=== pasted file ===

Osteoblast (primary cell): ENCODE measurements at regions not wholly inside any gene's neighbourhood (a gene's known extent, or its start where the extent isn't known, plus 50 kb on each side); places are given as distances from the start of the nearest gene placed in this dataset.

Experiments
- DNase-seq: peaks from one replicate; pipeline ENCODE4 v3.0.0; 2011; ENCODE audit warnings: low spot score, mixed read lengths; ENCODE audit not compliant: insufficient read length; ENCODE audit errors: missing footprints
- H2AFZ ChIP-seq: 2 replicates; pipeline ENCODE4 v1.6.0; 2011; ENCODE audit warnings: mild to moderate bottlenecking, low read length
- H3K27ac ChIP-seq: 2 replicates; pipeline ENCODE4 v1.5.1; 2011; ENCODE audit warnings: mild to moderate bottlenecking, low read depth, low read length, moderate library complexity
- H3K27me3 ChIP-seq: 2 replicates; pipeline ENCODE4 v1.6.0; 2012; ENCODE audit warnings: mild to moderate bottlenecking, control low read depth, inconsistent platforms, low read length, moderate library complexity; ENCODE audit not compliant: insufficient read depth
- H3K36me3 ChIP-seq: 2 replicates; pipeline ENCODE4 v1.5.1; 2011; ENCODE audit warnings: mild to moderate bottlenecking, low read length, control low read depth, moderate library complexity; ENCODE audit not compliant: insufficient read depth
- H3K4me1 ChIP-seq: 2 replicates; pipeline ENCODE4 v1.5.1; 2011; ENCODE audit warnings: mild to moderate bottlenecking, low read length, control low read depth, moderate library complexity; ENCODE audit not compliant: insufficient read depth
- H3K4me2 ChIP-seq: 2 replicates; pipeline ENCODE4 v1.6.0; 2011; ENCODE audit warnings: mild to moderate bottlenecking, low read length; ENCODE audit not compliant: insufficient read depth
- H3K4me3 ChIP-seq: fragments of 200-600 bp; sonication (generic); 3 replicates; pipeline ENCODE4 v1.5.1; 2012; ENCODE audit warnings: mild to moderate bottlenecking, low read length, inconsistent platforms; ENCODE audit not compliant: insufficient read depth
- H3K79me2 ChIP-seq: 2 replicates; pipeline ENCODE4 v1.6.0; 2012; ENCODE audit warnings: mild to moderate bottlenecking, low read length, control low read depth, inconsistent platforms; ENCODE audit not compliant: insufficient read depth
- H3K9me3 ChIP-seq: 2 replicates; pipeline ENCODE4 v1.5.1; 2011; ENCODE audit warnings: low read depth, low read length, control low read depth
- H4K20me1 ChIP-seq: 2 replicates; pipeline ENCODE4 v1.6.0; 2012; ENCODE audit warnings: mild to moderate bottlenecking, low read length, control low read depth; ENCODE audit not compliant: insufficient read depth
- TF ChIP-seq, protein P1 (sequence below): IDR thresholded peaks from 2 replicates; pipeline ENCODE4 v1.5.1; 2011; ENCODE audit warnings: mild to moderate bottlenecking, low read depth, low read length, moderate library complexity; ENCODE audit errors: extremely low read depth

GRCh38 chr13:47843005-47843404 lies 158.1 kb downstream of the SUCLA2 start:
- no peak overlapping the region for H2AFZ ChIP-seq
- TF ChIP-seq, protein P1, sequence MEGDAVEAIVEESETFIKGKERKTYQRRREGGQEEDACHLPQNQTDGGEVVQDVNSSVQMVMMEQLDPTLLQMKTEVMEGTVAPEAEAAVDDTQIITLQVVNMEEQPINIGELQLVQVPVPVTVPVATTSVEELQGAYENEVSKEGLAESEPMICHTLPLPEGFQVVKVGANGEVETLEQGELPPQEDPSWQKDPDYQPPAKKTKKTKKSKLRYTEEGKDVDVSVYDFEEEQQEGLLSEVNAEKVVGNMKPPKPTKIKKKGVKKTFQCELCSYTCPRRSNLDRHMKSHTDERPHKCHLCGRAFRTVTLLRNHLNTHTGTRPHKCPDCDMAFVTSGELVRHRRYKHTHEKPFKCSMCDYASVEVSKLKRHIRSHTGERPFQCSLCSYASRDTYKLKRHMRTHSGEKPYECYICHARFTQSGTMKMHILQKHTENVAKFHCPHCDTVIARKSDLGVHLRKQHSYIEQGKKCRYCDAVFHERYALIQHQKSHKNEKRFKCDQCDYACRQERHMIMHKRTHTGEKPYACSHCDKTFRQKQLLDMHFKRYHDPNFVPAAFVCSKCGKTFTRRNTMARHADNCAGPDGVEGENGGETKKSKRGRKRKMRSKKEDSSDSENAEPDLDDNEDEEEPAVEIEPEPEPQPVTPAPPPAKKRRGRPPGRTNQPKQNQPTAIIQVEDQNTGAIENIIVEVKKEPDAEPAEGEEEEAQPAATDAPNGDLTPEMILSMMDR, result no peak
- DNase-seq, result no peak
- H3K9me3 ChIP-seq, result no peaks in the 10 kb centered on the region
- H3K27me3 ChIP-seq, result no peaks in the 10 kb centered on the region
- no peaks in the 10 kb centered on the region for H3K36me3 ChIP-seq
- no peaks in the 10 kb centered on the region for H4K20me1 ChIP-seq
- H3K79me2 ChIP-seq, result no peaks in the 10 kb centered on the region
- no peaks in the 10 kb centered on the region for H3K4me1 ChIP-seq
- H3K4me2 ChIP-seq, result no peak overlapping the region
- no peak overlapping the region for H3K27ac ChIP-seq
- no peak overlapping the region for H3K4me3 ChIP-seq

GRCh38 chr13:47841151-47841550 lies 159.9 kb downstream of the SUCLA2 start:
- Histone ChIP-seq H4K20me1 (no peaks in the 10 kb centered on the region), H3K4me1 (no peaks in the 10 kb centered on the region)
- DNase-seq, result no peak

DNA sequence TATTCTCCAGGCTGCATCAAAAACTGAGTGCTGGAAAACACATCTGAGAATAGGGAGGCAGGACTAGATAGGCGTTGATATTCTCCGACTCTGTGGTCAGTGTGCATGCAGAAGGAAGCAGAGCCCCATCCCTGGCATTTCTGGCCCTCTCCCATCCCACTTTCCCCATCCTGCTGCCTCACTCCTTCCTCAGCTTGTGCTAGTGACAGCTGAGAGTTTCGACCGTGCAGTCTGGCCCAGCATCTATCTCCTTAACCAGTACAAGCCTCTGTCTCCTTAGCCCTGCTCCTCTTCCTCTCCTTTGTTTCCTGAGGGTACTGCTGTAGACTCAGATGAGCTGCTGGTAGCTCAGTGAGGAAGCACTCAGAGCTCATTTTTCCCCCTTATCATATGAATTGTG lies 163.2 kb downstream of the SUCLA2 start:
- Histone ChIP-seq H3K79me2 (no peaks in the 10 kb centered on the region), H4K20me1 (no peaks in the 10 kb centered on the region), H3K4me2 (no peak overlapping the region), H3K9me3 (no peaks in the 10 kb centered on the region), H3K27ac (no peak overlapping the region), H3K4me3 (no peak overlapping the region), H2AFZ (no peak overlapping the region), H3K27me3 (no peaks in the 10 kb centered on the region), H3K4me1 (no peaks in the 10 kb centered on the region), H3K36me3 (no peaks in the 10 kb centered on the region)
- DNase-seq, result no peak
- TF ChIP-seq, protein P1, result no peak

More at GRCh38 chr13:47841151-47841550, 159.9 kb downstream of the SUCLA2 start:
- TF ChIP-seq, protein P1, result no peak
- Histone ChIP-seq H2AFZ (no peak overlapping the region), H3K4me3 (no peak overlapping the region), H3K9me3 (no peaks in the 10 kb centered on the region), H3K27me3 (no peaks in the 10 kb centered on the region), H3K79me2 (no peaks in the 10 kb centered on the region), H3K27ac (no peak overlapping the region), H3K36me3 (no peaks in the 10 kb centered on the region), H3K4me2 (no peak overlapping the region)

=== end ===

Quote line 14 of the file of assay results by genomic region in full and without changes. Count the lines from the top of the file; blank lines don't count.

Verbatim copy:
- TF ChIP-seq, protein P1 (sequence below): IDR thresholded peaks from 2 replicates; pipeline ENCODE4 v1.5.1; 2011; ENCODE audit warnings: mild to moderate bottlenecking, low read depth, low read length, moderate library complexity; ENCODE audit errors: extremely low read depth